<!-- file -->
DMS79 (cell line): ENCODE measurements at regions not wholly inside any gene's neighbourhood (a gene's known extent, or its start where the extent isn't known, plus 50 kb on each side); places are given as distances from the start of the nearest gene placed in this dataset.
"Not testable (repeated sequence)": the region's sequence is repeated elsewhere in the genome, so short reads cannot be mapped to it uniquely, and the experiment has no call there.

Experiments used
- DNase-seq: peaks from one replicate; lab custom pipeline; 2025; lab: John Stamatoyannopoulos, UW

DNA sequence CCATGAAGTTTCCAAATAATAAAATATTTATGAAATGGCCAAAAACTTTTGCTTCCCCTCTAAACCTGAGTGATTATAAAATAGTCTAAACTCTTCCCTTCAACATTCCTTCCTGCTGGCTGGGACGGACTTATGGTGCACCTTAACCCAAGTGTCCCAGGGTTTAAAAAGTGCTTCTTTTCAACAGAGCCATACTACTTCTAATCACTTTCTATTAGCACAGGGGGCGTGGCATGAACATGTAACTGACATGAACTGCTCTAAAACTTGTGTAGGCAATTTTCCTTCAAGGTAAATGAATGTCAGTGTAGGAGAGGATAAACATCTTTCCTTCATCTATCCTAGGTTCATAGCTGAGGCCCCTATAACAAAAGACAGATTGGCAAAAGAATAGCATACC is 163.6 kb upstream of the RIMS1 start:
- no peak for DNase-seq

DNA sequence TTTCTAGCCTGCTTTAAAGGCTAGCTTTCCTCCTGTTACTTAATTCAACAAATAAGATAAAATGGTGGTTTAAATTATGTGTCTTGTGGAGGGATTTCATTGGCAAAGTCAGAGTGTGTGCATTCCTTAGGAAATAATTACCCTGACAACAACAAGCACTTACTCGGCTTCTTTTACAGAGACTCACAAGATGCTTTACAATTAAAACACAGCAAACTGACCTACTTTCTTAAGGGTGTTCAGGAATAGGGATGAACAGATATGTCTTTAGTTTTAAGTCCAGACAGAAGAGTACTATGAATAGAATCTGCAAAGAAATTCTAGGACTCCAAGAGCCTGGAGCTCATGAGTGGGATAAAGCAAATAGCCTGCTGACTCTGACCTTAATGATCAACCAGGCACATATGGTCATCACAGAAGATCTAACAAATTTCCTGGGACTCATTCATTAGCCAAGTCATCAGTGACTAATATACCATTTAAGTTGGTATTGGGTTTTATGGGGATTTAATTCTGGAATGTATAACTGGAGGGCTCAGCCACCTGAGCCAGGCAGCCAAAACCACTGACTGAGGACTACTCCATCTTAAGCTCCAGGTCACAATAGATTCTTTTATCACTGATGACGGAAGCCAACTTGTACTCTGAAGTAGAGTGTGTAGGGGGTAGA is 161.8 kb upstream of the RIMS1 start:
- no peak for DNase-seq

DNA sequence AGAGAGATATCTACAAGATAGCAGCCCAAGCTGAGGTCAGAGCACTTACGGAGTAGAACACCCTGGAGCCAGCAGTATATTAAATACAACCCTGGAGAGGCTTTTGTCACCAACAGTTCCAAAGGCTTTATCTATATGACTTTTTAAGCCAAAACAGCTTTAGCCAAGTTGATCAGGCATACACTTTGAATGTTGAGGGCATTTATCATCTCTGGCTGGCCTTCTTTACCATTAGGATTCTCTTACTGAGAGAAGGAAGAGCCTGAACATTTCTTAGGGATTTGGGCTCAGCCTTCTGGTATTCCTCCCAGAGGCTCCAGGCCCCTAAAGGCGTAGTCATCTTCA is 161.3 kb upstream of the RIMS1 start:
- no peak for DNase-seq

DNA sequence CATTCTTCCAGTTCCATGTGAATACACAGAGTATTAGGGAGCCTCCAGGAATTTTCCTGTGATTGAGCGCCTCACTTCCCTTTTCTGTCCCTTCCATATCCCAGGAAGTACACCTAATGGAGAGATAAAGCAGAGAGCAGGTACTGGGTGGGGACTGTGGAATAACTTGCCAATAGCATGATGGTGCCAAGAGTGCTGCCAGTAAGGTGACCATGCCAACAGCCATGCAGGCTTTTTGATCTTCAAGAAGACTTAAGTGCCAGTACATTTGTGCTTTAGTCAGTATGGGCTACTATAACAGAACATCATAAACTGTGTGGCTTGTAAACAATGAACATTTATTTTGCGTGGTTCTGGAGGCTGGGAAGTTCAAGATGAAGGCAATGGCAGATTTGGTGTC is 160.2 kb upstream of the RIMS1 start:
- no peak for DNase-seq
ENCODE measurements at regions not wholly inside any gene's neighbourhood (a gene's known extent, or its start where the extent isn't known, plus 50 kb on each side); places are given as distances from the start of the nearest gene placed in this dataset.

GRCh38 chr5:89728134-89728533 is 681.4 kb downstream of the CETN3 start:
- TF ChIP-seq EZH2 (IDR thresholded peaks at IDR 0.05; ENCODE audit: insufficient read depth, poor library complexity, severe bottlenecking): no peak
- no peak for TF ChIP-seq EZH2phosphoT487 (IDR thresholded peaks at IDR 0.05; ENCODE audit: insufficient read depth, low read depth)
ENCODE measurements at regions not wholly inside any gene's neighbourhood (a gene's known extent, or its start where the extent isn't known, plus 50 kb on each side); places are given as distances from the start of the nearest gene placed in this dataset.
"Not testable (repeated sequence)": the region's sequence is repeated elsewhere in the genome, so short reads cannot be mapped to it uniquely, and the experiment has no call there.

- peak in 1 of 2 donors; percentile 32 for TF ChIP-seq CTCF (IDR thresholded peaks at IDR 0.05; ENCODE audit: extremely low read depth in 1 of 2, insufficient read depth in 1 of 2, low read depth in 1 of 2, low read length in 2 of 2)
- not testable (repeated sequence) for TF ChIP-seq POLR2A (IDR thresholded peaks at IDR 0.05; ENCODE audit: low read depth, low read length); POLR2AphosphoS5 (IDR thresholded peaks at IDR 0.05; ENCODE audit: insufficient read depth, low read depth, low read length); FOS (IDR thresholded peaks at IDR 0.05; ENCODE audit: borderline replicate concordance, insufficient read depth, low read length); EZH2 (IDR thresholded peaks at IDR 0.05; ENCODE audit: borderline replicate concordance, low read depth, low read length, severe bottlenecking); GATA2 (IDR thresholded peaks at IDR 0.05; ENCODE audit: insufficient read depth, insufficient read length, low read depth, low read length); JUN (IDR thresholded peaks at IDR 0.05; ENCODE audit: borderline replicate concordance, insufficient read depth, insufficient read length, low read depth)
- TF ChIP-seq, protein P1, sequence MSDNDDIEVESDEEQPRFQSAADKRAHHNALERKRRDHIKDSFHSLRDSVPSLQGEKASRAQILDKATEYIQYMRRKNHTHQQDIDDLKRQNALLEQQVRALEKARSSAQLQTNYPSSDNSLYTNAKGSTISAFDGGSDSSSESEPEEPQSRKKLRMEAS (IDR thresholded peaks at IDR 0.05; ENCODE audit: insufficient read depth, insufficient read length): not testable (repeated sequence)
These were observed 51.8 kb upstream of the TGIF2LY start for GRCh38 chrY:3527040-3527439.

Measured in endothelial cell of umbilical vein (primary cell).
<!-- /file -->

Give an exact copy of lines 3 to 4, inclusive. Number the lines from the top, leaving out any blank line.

Experiments used
- DNase-seq: peaks from one replicate; lab custom pipeline; 2025; lab: John Stamatoyannopoulos, UW